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Of the Fourth Seal.
The index of the fourth seal is the fourth animal, in the likeness of an eagle, its station to the North; by which is shown, that the beginning of the seal is to be deduced from an emperor sprung from that quarter, namely, from Maximin the Thracian, a nursling of the North. Julius Capitolinus says, “Maximin, of a village of Thrace, near the Barbarians, born also of a Barbarian father and mother.” The character of this seal is an assemblage of sword, famine, and pestilence, raging together in such a manner as was never known before. Whence, to him who sat on the horse, the name of Death is said to be given; that is, in the acceptation of the notion of the Hebrews, who use abstracts for concretes, meaning deadly or death-bearing, because he brought in so many deaths with him into the world. For among the Hebrews, to be called by a name, sometimes signifies the same as to be, or exist, but in a certain particular manner, 87so that to have the name of Death in this place, means nothing else than to be, in an especial manner, deadly, or the cause of death; to which purpose likewise is that which follows, namely, that Hell accompanies him, as an attendant on funerals.
Now let us look to the event. And never, in truth, from the beginning of the seals, have these three plagues raged conjointly in so singular a manner. I will begin with slaughter, and omit what this age underwent from an external enemy, though that was very severe, the Barbarians laying waste almost the whole of the empire under the emperors Gallus and Volusianus, with rapines and slaughters. These things are not taken into the account. We are inquiring into intestine and domestic affairs. Ten emperors and Cesars then, or thereabouts, who were accounted legitimate, within the interval of this seal, i. e. within the space of thirty-three years, or a little more, did the sword, not of enemies, but of their own subjects, take off. Throughout the same interval, under the government of Gallienus alone, those thirty tyrants of whom Polio speaks, (though there might be fewer by one or two,) sprung up in different parts of the Roman world; and almost all these were slain, either by their own people or by one another, or were butchered by legitimate emperors; 88so that Orosius has said not undeservedly of this plague, that it was signalised, not by the slaughter of the common people, but by the wounds and deaths of princes.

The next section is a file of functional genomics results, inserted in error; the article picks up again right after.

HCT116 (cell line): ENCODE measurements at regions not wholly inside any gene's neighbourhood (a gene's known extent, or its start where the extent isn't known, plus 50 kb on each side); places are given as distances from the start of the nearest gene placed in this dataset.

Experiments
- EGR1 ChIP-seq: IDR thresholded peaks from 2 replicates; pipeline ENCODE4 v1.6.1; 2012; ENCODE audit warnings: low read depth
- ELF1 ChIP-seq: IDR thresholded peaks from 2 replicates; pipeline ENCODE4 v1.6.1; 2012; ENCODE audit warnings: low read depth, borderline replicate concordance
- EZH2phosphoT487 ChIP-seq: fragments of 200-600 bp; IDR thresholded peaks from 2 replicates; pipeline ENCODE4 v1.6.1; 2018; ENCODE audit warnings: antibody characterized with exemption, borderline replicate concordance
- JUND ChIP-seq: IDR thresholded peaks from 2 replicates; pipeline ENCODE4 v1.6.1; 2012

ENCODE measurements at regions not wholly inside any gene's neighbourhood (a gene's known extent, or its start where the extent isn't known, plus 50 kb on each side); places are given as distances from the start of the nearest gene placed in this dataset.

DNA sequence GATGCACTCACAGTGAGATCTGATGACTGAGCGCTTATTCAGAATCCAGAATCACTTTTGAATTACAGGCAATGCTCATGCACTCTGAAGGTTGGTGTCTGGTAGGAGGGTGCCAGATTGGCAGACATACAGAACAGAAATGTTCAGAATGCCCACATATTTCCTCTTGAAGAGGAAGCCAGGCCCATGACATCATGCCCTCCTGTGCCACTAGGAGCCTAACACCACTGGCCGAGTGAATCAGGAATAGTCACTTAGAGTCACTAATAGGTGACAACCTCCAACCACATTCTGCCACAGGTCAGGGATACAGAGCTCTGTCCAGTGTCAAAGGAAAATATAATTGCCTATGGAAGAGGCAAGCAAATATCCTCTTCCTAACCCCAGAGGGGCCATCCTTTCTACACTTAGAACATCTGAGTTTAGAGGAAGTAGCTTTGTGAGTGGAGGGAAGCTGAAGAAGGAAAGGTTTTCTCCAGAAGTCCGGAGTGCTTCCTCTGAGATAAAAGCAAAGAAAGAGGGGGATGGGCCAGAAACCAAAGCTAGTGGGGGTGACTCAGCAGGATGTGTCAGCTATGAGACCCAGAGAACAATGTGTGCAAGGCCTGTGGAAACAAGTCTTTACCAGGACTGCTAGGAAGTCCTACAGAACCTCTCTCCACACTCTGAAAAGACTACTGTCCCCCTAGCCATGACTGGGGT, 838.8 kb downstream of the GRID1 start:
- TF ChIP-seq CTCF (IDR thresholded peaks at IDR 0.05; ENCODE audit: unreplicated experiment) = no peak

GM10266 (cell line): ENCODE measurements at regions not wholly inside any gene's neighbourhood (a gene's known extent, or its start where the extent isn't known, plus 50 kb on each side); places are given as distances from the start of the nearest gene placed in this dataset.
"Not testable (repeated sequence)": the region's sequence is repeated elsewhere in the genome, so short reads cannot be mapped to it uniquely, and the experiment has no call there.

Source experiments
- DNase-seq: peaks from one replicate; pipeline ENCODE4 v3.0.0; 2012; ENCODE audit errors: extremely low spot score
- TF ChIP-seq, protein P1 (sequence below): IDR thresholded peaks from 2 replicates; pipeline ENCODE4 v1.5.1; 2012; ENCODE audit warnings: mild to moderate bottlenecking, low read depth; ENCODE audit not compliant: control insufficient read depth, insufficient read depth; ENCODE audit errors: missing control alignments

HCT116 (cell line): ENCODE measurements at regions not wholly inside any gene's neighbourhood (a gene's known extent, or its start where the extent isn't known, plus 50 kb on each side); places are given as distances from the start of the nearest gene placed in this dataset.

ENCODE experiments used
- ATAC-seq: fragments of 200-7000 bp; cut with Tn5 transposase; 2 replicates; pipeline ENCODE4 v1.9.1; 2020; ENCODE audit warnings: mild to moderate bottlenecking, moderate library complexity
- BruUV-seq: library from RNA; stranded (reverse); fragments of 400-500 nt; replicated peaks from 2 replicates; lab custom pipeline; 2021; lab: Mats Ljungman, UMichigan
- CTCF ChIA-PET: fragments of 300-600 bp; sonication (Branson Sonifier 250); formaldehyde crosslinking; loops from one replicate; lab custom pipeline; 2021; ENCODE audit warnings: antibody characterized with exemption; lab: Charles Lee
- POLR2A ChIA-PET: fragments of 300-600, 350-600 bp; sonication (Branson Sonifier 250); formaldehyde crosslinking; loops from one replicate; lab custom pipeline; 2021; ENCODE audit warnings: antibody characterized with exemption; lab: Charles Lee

Lastly, those emperors, beginning with Maxi-min and ending with Gallienus, with what savage cruelty were they endued! Maximin, as Julius Capitolinus testifies, was so cruel, “that some denominated him Cyclops, others Busiris, others Sciro, some Phalaris, and many Typho and Gyges. The senate feared him so much, that even their wives and children offered up prayers in the temples, publicly and privately, that he might never see the city of Rome. For they heard that some were lifted up on crosses, some enclosed in animals lately killed, some thrown to wild beasts, sonic beaten with clubs, and all without respect to dignity of situation.” He proceeds: “In order to hide his ignoble birth, he killed all who were acquainted with his family, and also sonic friends who had often given him many donations from motives of pity and piety, for there was not a more cruel animal on the face of the earth.” Lastly, says he, “Without judgment, without accusation, without an informer, without defence, he slew all of the faction of one Magnus, a consular man, took away all their goods, and could not satisfy himself with the slaughter of more than 4000 persons. Hear 89also what Trebellius Pollio says of Gallienus, in his Book of the Thirty Tyrants. “Ingenuus being slain, who was called Emperor by the legion in Mæsia, he was bitterly enraged against the soldiers as well as the citizens, nor did he leave any one without some mark of his cruelty. He was so fierce and blood-thirsty, that he left most of the cities void of the male sex.” The same writer, in the Life of Gallienus, says: “The Scythians, having invaded Cappadocia, the soldiers had again entertained thoughts of making a new emperor, all of whom Gallienus slew according to his custom.” He adds, in conclusion: “He acted with excessive cruelty towards the soldiers; for he slew three or four thousand every day.” Pollio likewise relates, in the same Life of Gallienus, the very memorable example of the Byzantine butchery, exhibited by the soldiers, and by Gallienus himself: “Lest any evil,” says he, should be wanting in the time of Gallienus, the city of the Byzantines, illustrious for naval battles, and the key of the Pontic sea, was so wholly laid waste by the soldiers of Gallienus, that scarcely any remained alive; for vengeance on whose slaughter, when Gallienus was admitted into Byzantium, he killed all the soldiers, while unarmed, and crowned with the warrior’s crown, having broken the engagement which he had made with them.”90